Ionuţ PURICA, PhD
It is a lot of analysis done in the last year related to the economic effects that are associated with the hybrid war generated by the invasion of Ukraine by the Russian Federation military. This generated a learning curve for the decision makers of the EU economies. It took almost a year to get out of the conceptual box that, for the last almost 80 years, claimed that market resolves everything. In conditions of war market can be used as a weapon, an economic one as it turned out.
Looking at the evolution of the GDPs of EU and the one of the Russian Federation one may see that the war started in the 4th Quarter of 2021 with an increase of the GDP of Russia due to the price increase of the gas to EU resulted from market influence from Gazprom who controlled the supply of gas to the EU. This increase in energy prices resulted in an increase of the Russian GDP especially since the income from energy contributes almost half of this GDP.
Further on the military action of Russia in Ukraine generated economic sanctions from the EU toward Russia. The effect is seen in the sharp decrease of the Russian GDP in 2022. Obviously, Russia reacted with its own counter measures and the effect is seen in the decrease of the EU GDP in the second half of 2022. Some favorable weather conditions and the fast change of gas sources for EU have contained the economic effects on short term and are likely to diminish the exposure to greater risks in the future.
One may notice that Russia had made a great error escalating to military action in a world where they had a fundamental economic advantage in controlling the resources for the EU and not only. In this century owning land is no longer necessary; it is the economic control that dominates the world associated with the control of the people. The old Testament of Peter the Great indicating a pan Slavic territory from Vladivostok to Lisbon, may be even from Juneau instead of Vladivostok, is no longer actual. Various types of socio-economic structures are emerging that have a common feature: they look for resources to support their economies. Who controls the resources may control others. In this context Russia lost one advantage that resulted from the fact that their client economies became aware of the potential use of resources as a mean of influence. Resources were used even before to influence economies e.g. the increase of the use of gas eliminating other options, based on the environmental protection arguments raised by ad-hoc NGOs, but, the decision makers were not aware of the basic control potential of their economies.
Thus, the World became aware of the potential of resources owners to control others. Obviously, there is one more prerequisite: the resource owner must be a nuclear power that secures its own control of resources. Otherwise the highly advanced economies will control the ones with resources.
The existence of nuclear capability from a military point of view creates a high risk especially in the case of a hybrid war like unfortunately the present one in Ukraine. In a half metaphoric sense, the Ukrainians made two mistakes. One is that historically the Kozaks conquered Siberia and instead of calling it Ukraine they called it Russia. The second, is the fact that Ukraine has given its nuclear arsenal after the fall of the Soviet Union. If they had kept it, then the situation would have been different today. Nuclear warheads are a much better deterrent than signed treaties.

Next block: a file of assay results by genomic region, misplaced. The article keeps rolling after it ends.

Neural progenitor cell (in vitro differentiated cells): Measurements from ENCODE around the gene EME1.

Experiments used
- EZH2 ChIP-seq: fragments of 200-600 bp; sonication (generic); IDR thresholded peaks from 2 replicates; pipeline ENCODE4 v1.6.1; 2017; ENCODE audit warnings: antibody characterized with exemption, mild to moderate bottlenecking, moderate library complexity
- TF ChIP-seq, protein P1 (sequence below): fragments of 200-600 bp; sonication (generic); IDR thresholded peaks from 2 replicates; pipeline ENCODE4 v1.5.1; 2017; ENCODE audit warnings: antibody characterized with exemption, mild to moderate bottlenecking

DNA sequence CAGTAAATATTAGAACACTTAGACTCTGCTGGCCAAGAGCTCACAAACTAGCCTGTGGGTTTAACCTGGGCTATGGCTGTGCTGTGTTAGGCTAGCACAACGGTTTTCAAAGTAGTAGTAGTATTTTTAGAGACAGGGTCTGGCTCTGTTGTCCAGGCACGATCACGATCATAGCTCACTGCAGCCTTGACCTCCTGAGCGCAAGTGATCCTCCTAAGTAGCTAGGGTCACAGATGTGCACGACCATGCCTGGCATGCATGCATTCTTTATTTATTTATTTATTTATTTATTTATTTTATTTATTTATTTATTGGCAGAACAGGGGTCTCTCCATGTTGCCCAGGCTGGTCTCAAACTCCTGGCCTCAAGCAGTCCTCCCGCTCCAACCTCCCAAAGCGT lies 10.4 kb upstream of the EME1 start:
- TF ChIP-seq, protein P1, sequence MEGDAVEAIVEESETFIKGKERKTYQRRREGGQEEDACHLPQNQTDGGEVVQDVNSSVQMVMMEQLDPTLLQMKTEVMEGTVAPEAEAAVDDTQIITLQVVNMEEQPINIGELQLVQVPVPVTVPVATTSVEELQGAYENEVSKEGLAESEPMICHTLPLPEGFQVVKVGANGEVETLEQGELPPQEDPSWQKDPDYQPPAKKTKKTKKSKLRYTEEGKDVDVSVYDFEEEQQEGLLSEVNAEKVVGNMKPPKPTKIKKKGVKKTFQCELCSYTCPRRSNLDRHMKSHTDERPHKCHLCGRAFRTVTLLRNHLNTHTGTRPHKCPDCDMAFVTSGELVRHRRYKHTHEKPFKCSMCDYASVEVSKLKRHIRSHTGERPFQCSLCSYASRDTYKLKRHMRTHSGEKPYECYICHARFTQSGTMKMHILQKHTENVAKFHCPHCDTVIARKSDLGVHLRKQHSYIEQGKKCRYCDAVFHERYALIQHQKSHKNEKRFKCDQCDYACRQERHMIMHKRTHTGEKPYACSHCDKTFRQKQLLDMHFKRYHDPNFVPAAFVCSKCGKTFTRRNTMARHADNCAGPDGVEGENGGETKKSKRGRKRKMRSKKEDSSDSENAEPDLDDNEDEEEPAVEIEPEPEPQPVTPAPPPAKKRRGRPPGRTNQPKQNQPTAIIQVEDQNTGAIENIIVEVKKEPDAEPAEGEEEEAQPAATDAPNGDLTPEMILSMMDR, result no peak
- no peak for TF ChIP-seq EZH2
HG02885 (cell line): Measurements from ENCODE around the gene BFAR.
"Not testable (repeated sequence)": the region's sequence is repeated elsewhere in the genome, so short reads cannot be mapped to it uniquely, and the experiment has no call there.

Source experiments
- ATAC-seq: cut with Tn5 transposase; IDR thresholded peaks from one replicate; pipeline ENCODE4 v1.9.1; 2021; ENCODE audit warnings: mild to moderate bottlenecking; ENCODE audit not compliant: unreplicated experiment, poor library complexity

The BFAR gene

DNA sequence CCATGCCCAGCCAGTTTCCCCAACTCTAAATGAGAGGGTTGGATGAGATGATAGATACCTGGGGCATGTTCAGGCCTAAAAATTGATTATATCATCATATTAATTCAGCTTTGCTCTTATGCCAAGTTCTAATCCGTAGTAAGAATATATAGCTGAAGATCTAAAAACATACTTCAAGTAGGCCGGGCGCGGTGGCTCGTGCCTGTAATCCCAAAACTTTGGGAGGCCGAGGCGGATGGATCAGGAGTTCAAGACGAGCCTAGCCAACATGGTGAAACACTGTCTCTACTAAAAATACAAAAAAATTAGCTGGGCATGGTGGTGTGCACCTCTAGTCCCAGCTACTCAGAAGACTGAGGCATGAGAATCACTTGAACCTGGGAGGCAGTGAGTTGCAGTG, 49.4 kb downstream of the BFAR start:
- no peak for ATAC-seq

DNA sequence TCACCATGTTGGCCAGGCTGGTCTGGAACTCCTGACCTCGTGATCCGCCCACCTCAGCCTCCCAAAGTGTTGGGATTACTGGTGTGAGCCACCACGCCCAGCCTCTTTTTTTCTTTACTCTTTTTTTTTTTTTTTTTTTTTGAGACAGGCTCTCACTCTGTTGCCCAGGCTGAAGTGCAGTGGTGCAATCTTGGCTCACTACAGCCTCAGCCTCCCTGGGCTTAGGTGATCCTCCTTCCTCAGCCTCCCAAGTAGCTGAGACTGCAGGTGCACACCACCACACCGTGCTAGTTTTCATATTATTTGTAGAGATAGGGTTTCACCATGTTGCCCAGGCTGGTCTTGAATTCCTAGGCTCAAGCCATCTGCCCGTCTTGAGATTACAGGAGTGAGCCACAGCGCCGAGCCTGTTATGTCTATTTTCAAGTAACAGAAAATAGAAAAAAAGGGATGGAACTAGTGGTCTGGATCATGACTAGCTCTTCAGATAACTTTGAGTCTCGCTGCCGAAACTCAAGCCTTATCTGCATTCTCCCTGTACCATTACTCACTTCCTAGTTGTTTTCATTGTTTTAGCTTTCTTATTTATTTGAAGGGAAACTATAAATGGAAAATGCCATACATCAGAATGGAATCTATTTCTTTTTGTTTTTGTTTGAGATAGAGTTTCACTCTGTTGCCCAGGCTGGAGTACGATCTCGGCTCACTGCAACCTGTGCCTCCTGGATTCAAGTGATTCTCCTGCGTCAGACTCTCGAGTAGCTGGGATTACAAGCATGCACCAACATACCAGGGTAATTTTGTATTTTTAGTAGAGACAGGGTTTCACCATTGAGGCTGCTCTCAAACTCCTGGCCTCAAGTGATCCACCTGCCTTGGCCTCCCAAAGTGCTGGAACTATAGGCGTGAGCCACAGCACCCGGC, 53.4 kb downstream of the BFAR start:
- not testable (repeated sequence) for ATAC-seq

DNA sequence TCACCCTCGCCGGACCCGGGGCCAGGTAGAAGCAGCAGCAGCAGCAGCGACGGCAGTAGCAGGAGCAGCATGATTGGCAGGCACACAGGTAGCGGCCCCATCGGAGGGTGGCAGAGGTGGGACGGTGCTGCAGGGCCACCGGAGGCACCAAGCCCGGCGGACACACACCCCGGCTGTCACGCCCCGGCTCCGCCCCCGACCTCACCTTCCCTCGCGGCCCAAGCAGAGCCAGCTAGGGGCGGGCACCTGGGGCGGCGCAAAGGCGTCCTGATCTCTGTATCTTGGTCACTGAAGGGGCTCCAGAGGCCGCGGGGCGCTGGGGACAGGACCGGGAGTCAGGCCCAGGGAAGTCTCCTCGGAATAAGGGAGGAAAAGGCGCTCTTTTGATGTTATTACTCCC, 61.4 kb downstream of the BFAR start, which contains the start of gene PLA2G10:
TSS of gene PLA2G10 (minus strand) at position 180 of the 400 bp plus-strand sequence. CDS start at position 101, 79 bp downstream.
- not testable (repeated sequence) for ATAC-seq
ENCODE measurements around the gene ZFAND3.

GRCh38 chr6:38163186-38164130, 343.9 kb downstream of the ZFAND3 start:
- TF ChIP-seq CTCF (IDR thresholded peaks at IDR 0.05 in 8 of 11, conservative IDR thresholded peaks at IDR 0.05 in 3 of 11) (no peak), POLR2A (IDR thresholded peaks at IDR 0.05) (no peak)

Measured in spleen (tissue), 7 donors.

On a different line the potential classical bombing of the waste fuel deposits of present nuclear power plants in Ukraine may result in release of radioactive material that could spread out both over Russia and Europe. IAEA is closely monitoring the status of the nuclear power plants and based on the Chernobyl experience measures are taken to contain such an event from happening.
The big question that is asked in this war is if the Russians will use nuclear bombs be they tactical or strategic. Two lines of behavior may be envisaged here dictated by the interplay between the fear from nuclear retaliation from NATO and the need to show they win the war to avoid internal instabilities in Russia. The model is similar to the one of a dog that sees the bat in the hand of a man going toward it; nervousness makes the dog bark harder as the man approaches and may result in attack or else, fear may be greater and suddenly the dog may turn around and run away. The line of action that this example suggests is to keep the fear of retaliation at a high level and at the same time offer a reasonable way out for the Russians that will not impact on the Ukrainian territory.
Else, if territory may be obtained by military action, then a Pandora’s box will be opened where further countries may tempt Russia, including Alaska, and where China may claim Taiwan as well as portions of Siberia, and why not Turkey may claim Hungary as a former pashalik of Buda, etc. This will throw the world back with hundreds of years canceling the progress obtained so far.
Hopefully, reason will prevail. If not, it will be the End.
researcher at the Romanian Academy, Institute for Economic Forecasting and executive director of Energy and Environmental Consultancy Centre, Prof. Dr. Purica was also the advisor of the to the Minister of Economy and previously to the Minister of Environment as well as an expert at the Romanian Parliament.
He participated in the elaboration of the EU accession strategy for Romania and the energy strategy (electricity and heat) for the Ministry of Economy and Trade and has carried out risk and structure analyses transactions (e.g. RGAB privatisation) and project management for the World Bank, USEA, JBIC, MARSH, ITOCHU, MVV etc.